6. I remember when Magic Johnson disclosed his HIV+ status. There were some pretty nasty (and extreme) reactions from other NBA players, i.e., Karl Malone, about playing against Magic. That rampant ignorance and intolerance is still very much alive in the NBA, you can count on it.

    Yes, this is different in that John A. is coming out and not talking about HIV status. The point is, the NBA, like any of the other pro athlete leagues, is filled with homophobes and stupid, dumb jocks. I get why he didn't come out when he was still playing b-ball.

    Hopefully this will change, but c'mon guys: these pro athletes were once the assholes who called you 'faggot' in high school.

    Posted by: Todd | Feb 7, 2007 11:02:07 AM


  7. Good question for discussion Matt.

    I think SGR summed it up very well.

    It comes down to money and stereotypes.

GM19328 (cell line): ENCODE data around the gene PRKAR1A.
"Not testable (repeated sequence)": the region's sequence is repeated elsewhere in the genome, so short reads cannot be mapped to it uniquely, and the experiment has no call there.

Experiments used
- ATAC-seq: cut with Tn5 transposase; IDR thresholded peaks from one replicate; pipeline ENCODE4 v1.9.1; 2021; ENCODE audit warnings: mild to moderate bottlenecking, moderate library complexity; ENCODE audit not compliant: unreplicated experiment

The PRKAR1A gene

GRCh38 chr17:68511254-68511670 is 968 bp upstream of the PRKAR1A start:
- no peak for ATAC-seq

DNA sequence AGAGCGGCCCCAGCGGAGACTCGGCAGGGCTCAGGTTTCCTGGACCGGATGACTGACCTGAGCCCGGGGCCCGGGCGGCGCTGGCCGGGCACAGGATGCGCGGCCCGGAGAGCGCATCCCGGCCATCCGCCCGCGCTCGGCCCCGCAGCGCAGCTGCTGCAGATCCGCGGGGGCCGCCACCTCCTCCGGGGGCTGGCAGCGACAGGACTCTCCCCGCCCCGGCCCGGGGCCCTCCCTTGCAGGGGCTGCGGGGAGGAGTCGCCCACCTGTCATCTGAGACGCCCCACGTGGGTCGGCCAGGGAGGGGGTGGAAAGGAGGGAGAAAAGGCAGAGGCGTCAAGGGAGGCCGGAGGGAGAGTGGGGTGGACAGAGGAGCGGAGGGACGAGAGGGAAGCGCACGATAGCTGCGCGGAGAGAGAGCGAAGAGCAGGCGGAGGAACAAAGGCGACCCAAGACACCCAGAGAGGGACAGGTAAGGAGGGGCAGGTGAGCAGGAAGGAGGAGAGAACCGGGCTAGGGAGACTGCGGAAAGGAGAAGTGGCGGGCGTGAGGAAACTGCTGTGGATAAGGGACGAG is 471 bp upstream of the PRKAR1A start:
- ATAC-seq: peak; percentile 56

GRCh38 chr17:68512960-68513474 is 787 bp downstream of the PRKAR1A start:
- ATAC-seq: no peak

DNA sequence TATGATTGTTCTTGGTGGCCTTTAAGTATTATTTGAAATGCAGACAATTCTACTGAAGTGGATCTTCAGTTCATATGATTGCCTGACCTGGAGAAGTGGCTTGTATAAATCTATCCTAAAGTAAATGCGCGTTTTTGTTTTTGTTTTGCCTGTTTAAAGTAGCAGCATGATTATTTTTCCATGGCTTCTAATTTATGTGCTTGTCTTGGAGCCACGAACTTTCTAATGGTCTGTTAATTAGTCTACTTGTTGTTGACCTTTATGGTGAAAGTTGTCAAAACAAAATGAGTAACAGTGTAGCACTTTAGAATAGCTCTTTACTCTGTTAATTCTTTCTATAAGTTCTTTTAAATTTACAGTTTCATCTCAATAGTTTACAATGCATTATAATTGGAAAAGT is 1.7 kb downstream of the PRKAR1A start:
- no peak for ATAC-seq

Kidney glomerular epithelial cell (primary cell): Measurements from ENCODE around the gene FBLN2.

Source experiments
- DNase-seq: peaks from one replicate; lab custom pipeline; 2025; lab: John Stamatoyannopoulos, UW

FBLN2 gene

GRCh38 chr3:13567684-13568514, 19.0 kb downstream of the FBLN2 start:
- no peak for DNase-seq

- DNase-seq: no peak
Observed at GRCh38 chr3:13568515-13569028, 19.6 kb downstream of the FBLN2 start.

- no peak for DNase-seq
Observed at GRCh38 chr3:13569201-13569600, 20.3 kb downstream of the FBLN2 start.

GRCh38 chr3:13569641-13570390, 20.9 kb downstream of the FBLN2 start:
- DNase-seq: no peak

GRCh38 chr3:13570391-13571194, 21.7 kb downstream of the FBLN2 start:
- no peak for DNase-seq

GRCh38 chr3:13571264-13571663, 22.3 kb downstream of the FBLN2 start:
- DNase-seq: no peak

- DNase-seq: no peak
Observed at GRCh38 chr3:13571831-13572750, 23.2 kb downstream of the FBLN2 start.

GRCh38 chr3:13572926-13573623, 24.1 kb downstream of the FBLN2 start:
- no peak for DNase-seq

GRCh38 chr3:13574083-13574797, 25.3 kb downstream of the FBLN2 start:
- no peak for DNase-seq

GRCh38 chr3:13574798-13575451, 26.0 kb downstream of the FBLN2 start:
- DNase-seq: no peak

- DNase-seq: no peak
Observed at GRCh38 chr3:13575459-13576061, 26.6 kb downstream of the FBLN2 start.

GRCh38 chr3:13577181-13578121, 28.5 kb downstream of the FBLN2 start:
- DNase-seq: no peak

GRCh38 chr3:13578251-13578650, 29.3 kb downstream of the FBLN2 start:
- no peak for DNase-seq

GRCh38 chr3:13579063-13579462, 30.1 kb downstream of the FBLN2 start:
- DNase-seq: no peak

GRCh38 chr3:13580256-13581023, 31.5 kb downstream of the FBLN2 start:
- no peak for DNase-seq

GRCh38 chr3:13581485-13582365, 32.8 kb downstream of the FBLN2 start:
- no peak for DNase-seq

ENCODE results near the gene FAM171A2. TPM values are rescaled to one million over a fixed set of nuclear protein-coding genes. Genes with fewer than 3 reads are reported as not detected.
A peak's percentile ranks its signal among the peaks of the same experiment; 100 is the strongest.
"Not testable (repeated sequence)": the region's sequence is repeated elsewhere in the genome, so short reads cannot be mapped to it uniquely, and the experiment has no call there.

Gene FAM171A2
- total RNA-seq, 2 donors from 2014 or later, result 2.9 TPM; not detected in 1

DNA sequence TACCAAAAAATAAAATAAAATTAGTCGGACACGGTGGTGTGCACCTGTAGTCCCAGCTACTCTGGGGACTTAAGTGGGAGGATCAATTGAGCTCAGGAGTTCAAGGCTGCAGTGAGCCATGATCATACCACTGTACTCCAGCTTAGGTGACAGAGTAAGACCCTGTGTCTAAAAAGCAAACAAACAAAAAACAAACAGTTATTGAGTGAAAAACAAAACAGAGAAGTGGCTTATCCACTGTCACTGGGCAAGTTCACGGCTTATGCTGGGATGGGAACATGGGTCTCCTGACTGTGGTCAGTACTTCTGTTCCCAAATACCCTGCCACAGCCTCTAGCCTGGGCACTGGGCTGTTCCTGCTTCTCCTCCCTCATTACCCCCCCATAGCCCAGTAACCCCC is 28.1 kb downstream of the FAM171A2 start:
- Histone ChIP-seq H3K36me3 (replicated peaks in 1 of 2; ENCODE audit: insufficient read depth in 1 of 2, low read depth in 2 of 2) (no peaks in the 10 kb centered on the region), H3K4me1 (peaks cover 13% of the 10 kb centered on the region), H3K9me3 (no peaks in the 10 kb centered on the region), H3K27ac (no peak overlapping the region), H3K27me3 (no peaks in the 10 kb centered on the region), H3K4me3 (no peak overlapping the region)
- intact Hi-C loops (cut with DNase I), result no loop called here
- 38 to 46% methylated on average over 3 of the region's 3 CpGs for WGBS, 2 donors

When a lesbian sports star comes out, the average American reacts with antipathy because they see it as expected based on stereotypes that they've come to associate with both lesbians and female athletes.

    When a gay male athlete comes out it does exactly the opposite. It goes completely contrary to the stereotypes that the average American has come to believe about both athletes and gay men.

    Posted by: Zeke | Feb 7, 2007 11:10:35 AM


  8. Billie Jean King?

    Posted by: mom | Feb 7, 2007 11:20:05 AM


  9. I guess I never looked at it from the aspect of we see female players as more "lesbionic". I guess that's why a lot of straight men and media get in such a stir about Anna Kornacova (sorry for the spelling) because she is very feminine and not butch at all.

    Posted by: Matt | Feb 7, 2007 11:24:39 AM


  10. I think we have to take issue with the "fourth professional athlete to come out of the closet" statement whether the reaction for female athletes is different or not (and I think the difference is only in the matter of degrees). The fact is these female tennis players and golfers etc... are professional athletes and they did come out.

    Posted by: Daniel | Feb 7, 2007 1:28:24 PM